When award-winning children’s photographer Julie Newell felt a lump in her abdomen during July 2007 two weeks after the birth of her second child, Lachlan, she was of course concerned. But, because she was only 29 years old, doctors didn’t think it was anything too serious and attributed it at first to postpartum healing.
“I had two healthy babies, two healthy pregnancies,” she says. “But through all of that I had unexplainable abdominal pain.”
When other gastrointestinal (GI) symptoms arose, Julie says she was misdiagnosed with Crohn's disease. Later, when she developed a fever, her mother insisted she go for further GI testing.
Due to her age, Julie had to fight to get a colonoscopy. “I didn't fit the model for colon cancer,” she says. “They used to call it an ‘old man’s’ cancer.'”
She finally was approved for a colonoscopy, and on Wednesday, Sept. 26, 2007, received the devastating results. “I was diagnosed with Stage 4 colon cancer and operated on the next morning,” she recalls. “The surgery was very successful. They removed the original colon tumor, plus 40 lymph nodes.”
However, her ordeal was not yet over. During the surgery, five tumors also were spotted on her liver. “I did three rounds of standard chemotherapy for colon cancer, and then went to MD Anderson [Cancer Center] for my liver resection,” she says. “In January of 2008, all five tumors were removed. After that, I was given nine more rounds of adjuvant chemotherapy.”
In addition to traditional Western medicine, hopes, prayers and Eastern medicine also were incorporated into her treatment plan.
Julie’s cancer journey, from first being diagnosed to receiving her last treatment, encompassed nine long and difficult months. Although she admits it was the hardest thing she's ever endured, she was grateful to be given her life back.
“I couldn’t have done it without the support of my family and friends,” she says. “My husband, Joey, was my rock. My mom and his mom took turns helping me with the baby and with Estelle, our almost 2-year-old daughter. My best friend came to cook and help out my family, and another friend picked me up every Friday to take me to chemotherapy. Other friends sat with me during chemotherapy if my mom couldn't be there.”
She’s also grateful that before chemotherapy, she underwent fertility preservation. Years later, their now 8-year-old daughter, Vera, would be born.
Three and a half years ago, Julie and her family moved to Nashville from Chicago. “We chose to come here to slow down and focus on raising our children in a family-focused environment,” she says. In addition to her husband and three children, their family includes four adorable fur babies.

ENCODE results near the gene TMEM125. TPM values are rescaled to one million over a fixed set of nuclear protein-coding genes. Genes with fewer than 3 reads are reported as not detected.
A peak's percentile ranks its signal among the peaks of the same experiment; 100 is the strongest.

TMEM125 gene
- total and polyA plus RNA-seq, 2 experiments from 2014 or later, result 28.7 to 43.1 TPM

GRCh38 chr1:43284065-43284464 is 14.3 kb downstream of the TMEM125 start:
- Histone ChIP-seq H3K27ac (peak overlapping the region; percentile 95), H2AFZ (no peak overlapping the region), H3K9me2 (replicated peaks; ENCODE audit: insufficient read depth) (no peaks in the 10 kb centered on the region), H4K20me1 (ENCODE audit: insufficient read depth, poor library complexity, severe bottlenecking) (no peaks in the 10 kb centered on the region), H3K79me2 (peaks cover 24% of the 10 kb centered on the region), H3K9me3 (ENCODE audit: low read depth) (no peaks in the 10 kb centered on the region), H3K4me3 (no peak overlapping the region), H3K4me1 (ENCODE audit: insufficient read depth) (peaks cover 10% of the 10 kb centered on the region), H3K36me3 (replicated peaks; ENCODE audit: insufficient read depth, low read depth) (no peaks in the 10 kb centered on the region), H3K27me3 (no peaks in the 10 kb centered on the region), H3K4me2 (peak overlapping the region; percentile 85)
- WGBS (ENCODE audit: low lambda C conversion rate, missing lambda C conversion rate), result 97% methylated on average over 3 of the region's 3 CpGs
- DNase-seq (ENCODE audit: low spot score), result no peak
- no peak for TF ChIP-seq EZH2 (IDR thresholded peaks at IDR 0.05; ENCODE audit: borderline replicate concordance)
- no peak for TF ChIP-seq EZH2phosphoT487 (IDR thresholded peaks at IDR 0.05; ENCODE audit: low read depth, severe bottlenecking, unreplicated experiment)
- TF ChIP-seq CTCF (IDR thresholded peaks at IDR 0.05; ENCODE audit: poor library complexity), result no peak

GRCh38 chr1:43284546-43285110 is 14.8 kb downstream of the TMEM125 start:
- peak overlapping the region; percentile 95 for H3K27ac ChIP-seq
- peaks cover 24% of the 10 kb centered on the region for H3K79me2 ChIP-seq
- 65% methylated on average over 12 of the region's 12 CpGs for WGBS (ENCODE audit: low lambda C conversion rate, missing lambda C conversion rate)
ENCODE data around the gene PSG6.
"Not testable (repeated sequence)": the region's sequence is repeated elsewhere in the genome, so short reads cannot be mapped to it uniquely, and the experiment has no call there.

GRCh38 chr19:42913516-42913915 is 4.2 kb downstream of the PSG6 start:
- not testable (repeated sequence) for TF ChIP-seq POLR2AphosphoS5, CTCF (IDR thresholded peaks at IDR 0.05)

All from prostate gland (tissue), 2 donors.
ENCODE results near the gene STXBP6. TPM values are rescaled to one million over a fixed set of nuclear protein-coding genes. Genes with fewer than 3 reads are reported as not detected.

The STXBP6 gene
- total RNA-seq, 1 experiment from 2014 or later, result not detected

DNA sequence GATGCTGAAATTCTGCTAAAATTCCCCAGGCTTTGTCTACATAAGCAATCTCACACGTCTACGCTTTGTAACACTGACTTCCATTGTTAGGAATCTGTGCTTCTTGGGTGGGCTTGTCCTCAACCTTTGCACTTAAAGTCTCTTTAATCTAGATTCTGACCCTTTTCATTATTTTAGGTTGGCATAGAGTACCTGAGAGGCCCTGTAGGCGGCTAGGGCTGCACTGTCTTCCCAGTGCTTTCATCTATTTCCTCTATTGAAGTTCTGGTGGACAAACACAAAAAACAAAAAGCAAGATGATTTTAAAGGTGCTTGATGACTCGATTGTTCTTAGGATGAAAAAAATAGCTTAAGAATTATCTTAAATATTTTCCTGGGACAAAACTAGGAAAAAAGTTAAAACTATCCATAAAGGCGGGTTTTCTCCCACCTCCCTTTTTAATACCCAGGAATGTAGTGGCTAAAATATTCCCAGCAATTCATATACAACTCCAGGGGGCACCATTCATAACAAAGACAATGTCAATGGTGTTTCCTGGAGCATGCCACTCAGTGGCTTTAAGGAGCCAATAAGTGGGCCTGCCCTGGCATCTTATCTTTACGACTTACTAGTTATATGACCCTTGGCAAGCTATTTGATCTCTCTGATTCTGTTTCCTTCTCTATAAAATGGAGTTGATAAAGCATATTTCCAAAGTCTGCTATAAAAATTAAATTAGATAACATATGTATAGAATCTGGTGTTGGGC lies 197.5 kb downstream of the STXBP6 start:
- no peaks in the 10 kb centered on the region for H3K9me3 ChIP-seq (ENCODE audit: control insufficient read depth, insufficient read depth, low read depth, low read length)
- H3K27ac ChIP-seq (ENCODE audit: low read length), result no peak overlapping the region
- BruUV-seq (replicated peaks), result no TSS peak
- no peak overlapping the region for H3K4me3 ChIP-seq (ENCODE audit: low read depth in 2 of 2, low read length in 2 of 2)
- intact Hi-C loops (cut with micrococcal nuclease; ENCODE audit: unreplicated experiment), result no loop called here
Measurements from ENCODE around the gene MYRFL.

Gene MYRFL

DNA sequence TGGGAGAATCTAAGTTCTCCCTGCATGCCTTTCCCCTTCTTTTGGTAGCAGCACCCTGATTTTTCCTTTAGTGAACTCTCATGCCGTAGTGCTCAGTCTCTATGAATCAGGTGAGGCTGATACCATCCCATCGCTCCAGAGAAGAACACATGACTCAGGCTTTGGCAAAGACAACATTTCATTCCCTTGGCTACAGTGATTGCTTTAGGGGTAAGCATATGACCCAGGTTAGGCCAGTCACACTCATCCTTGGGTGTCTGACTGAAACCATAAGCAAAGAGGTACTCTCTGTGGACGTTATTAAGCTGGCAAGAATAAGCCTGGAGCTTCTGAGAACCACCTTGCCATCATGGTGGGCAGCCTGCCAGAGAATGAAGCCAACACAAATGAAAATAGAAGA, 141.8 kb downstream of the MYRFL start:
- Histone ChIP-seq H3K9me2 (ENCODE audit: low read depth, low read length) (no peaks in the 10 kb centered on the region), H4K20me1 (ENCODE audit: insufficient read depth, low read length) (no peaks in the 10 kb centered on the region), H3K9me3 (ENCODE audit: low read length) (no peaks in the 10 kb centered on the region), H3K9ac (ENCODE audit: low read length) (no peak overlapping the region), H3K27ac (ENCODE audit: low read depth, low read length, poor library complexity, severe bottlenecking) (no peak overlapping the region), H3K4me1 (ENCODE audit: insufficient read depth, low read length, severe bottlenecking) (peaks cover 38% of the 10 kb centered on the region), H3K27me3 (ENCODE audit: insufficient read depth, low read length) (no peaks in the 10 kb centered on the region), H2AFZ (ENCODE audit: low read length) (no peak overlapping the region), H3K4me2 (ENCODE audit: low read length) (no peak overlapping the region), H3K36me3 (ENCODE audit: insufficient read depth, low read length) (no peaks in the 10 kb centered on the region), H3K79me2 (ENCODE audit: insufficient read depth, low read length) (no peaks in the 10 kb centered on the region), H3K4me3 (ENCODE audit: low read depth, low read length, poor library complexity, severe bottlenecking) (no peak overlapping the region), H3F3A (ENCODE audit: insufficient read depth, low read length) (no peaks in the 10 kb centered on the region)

Today, Julie is 14 years cancer free, and is now on what’s called surveillance. “Typically, people who make it 10 years without a recurrence of colon cancer are considered cured,’’ she says. “Every year for 10 years I had to have a colonoscopy, and then after that, I was supposed to have one two years later.”
Due to the pandemic, she ended up having to wait almost three years. “That gave me a bit of a scare, but I feel like things work out in ways they’re supposed to. That was the first colonoscopy I've ever had where they removed polyps. All of them were precancerous, and my life was saved once again. They told me if I had come the year before they may not have been able to find them all because they would have been too small. I would probably then have been told I wouldn’t need another one for five years.”
She’s very open about sharing her story and helping others through "City Mom Goes South," her Instagram page. “People from all over the world reach out to me who either have someone they love going through colon cancer, or have colon cancer themselves. They say, ‘You make me believe that this isn't a death sentence.’”
Julie’s advice to others: “If something doesn’t feel right in your GI tract, you need to find a GI doctor who will fight for you to help you get a colonoscopy. For me, colonoscopies have truly been lifesaving.”
Note that March is Colonoscopy Awareness Month. To find out more about colon cancer and its prevention, go to Cancer.org/Cancer/Colon-Rectal-Cancer.html.